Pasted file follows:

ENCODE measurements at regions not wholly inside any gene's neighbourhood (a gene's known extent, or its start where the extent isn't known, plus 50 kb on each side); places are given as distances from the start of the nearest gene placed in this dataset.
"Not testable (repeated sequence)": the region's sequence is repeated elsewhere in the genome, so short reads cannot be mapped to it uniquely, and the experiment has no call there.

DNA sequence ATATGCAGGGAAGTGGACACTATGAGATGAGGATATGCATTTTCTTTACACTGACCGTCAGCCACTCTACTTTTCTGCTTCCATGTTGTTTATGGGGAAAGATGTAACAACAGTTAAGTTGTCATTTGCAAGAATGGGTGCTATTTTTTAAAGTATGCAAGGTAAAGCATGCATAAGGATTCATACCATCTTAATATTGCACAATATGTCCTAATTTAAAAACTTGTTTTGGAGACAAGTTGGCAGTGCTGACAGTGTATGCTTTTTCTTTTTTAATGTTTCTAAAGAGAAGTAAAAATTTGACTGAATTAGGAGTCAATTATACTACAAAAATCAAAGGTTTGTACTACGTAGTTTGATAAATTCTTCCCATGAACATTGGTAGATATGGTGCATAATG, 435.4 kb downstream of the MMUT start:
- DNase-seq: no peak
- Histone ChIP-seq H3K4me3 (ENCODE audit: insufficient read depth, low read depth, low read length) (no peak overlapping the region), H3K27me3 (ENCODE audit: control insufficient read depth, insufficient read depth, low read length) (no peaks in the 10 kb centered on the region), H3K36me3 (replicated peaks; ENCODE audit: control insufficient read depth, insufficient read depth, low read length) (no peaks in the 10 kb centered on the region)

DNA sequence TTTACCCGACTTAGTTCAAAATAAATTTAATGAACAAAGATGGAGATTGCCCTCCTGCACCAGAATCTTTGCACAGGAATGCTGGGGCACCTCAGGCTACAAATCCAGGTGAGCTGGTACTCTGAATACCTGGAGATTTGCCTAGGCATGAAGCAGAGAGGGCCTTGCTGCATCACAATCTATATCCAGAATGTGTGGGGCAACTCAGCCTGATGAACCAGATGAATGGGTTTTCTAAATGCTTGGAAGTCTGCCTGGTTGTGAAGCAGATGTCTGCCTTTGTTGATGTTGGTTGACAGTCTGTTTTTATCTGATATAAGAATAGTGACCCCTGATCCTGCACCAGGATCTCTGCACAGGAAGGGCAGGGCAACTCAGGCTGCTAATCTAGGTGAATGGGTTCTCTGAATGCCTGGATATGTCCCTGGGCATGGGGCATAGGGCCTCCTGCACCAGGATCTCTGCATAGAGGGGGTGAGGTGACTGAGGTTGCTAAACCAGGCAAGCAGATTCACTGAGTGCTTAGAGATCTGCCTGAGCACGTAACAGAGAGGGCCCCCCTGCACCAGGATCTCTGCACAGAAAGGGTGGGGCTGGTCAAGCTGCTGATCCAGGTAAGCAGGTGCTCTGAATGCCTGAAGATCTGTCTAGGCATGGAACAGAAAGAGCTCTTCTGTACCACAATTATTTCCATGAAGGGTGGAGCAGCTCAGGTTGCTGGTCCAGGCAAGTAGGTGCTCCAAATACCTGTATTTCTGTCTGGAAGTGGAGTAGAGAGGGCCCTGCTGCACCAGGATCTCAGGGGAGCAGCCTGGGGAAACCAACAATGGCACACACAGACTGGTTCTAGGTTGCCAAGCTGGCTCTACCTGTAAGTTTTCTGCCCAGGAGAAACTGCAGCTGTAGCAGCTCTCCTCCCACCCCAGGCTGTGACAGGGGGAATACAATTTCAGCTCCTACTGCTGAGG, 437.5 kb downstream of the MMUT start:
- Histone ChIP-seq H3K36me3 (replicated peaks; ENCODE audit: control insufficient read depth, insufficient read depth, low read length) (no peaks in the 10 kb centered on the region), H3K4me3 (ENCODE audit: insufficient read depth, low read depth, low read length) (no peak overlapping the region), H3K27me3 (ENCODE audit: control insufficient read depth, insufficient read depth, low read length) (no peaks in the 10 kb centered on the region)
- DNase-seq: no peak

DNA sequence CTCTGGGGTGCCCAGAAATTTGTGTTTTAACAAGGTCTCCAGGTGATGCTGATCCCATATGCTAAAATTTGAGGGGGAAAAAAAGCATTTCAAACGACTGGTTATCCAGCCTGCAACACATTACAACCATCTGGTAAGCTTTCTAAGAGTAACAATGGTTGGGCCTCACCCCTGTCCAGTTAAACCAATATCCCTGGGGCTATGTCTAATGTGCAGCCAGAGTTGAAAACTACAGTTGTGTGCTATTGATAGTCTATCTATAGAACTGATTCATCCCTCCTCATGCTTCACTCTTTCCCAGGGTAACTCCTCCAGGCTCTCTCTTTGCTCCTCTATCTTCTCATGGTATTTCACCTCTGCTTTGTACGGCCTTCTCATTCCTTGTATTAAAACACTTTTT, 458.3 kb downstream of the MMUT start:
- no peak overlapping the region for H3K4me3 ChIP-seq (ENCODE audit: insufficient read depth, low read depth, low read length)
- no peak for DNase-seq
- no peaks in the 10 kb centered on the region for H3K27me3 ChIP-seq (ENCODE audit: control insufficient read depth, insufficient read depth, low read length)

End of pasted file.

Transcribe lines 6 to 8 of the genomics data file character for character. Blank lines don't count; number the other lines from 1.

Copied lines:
DNA sequence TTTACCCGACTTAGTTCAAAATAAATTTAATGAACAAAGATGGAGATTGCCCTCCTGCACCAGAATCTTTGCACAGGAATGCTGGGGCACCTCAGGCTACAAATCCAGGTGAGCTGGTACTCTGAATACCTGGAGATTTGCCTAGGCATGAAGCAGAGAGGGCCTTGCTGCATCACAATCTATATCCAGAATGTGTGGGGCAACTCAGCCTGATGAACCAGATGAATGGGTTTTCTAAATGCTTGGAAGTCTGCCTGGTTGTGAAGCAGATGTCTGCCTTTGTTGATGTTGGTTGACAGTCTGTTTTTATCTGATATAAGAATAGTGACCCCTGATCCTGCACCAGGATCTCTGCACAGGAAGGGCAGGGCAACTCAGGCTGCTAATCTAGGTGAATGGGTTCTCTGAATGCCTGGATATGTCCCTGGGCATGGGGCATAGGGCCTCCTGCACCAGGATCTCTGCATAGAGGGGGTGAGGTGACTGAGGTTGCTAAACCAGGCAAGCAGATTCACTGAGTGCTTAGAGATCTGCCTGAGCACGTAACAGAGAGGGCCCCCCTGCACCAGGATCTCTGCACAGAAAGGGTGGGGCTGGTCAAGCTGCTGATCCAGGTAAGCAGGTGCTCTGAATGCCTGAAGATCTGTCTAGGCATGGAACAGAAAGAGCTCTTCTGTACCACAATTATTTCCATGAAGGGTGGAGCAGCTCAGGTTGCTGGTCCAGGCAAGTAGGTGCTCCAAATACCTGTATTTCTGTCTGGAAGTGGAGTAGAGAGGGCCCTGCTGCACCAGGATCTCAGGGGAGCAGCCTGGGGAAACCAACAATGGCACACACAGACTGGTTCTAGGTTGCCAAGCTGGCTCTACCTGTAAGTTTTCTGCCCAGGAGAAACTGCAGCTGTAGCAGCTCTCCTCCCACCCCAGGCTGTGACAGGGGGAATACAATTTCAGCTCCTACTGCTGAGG, 437.5 kb downstream of the MMUT start:
- Histone ChIP-seq H3K36me3 (replicated peaks; ENCODE audit: control insufficient read depth, insufficient read depth, low read length) (no peaks in the 10 kb centered on the region), H3K4me3 (ENCODE audit: insufficient read depth, low read depth, low read length) (no peak overlapping the region), H3K27me3 (ENCODE audit: control insufficient read depth, insufficient read depth, low read length) (no peaks in the 10 kb centered on the region)
- DNase-seq: no peak